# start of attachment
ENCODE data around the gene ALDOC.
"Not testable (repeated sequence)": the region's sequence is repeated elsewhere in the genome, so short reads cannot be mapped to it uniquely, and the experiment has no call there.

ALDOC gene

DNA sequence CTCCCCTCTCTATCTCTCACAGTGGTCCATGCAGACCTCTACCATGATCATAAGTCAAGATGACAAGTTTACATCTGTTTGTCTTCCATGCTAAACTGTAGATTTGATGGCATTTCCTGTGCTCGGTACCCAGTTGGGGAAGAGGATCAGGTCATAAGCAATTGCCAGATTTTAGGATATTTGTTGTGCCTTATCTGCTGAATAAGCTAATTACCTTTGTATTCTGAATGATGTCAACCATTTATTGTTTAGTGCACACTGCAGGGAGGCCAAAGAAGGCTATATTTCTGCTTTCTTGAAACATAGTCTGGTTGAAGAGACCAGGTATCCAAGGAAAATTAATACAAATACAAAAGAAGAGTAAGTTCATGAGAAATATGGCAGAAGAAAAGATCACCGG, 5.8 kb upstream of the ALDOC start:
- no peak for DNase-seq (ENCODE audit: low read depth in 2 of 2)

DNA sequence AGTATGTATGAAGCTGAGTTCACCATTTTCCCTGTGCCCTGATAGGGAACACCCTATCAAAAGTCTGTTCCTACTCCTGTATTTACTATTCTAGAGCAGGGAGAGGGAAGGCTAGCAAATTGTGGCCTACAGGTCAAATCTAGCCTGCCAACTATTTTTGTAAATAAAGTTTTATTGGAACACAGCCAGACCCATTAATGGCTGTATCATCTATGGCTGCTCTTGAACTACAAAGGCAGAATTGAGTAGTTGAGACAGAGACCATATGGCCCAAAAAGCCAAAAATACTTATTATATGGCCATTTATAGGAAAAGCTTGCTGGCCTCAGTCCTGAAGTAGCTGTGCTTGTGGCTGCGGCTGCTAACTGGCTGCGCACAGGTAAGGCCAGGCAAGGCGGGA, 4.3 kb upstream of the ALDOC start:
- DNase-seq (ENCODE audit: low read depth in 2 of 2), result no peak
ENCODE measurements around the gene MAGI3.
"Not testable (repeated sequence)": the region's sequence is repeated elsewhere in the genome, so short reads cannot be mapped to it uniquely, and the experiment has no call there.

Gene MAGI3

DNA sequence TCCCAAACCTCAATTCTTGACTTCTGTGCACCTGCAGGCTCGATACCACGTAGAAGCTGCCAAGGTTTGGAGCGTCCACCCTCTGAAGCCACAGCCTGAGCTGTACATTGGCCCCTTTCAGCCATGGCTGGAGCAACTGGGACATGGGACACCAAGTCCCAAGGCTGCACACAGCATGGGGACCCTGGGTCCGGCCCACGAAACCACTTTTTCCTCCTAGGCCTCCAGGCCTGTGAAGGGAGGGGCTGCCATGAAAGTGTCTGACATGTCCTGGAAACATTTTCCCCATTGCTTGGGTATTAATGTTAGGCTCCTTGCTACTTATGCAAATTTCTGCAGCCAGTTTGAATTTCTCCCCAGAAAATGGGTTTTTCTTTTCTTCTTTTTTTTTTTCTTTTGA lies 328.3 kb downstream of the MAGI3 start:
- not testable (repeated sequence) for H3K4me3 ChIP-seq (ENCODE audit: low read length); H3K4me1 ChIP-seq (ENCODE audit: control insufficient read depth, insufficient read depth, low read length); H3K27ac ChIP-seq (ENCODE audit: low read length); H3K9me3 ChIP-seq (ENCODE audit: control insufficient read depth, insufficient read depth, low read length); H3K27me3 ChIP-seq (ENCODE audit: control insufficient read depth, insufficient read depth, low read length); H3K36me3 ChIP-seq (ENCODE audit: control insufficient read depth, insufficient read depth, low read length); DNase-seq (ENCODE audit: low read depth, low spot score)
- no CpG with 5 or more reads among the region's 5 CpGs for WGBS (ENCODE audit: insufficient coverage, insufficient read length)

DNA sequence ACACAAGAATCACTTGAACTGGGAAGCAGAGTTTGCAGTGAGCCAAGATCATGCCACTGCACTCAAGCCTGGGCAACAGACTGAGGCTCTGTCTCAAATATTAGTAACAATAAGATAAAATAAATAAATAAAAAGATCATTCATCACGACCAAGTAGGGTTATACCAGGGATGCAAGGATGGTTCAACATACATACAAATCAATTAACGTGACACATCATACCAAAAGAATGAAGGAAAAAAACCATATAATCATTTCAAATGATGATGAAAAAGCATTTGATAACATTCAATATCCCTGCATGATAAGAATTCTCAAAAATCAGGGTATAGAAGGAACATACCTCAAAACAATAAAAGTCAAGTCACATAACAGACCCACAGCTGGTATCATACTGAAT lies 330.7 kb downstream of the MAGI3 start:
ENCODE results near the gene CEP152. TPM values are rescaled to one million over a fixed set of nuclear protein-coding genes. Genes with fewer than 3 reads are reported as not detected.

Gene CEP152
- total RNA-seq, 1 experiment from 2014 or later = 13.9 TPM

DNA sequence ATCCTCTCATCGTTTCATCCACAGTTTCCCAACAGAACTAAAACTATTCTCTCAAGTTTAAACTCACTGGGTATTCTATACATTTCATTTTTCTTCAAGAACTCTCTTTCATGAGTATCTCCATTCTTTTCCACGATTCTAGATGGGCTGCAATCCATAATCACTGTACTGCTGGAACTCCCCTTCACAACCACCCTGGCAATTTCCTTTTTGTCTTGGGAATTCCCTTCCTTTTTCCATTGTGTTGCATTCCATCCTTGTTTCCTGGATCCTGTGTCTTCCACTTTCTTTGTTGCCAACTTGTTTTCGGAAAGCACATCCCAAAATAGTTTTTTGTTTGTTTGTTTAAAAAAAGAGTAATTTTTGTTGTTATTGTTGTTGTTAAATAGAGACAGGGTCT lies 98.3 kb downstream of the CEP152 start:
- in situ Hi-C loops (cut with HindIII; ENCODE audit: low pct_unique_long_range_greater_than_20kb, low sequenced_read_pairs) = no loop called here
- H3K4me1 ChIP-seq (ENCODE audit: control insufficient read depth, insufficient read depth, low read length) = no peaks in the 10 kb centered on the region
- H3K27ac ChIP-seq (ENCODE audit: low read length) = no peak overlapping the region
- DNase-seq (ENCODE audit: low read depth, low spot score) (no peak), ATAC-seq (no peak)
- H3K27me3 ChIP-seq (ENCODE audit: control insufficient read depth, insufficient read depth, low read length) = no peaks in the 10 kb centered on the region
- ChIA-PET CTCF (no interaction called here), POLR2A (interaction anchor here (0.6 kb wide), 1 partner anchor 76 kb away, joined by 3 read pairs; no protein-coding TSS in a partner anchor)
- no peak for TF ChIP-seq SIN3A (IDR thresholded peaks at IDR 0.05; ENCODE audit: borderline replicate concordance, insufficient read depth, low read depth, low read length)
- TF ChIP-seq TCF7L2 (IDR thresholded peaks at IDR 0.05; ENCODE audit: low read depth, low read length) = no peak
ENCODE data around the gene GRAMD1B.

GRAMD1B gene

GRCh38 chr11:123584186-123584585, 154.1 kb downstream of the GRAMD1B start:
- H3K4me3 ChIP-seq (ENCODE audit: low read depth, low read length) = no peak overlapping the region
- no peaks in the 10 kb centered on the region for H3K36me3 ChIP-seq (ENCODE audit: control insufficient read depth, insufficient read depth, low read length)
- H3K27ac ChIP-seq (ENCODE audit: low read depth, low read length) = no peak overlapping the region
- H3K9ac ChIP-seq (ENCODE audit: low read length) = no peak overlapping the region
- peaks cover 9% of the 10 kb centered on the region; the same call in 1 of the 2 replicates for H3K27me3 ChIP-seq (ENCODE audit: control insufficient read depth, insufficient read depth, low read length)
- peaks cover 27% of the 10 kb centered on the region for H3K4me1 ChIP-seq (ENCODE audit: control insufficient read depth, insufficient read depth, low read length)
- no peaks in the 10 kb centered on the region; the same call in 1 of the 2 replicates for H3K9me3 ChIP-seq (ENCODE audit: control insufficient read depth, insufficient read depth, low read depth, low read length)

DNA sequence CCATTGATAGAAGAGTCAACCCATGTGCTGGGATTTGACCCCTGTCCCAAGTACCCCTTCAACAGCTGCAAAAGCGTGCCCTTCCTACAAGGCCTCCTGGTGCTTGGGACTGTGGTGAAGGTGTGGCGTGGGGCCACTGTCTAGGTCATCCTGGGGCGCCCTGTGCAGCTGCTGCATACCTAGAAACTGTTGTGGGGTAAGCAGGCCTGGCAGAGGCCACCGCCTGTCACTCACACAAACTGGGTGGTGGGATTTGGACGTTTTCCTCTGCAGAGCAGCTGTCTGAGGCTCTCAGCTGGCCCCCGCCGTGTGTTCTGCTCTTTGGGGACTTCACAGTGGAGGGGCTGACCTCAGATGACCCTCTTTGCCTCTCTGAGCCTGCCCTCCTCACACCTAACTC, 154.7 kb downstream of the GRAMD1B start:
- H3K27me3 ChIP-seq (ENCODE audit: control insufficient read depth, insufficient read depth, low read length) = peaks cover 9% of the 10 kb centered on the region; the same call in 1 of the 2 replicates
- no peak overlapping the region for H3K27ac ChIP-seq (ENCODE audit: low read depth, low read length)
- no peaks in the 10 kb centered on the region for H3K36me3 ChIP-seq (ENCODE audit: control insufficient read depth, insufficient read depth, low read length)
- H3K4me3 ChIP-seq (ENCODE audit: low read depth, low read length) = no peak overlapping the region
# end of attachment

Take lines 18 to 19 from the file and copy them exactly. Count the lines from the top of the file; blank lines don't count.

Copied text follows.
DNA sequence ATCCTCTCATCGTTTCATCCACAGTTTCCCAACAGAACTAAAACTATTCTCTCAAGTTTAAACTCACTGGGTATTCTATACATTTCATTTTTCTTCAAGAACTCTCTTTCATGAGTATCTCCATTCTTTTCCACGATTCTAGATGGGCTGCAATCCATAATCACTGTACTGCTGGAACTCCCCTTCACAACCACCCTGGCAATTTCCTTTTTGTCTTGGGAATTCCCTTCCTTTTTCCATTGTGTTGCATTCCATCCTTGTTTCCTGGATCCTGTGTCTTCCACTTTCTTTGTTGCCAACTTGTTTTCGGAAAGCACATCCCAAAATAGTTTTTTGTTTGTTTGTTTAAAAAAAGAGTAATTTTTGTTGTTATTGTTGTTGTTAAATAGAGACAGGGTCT lies 98.3 kb downstream of the CEP152 start:
- in situ Hi-C loops (cut with HindIII; ENCODE audit: low pct_unique_long_range_greater_than_20kb, low sequenced_read_pairs) = no loop called here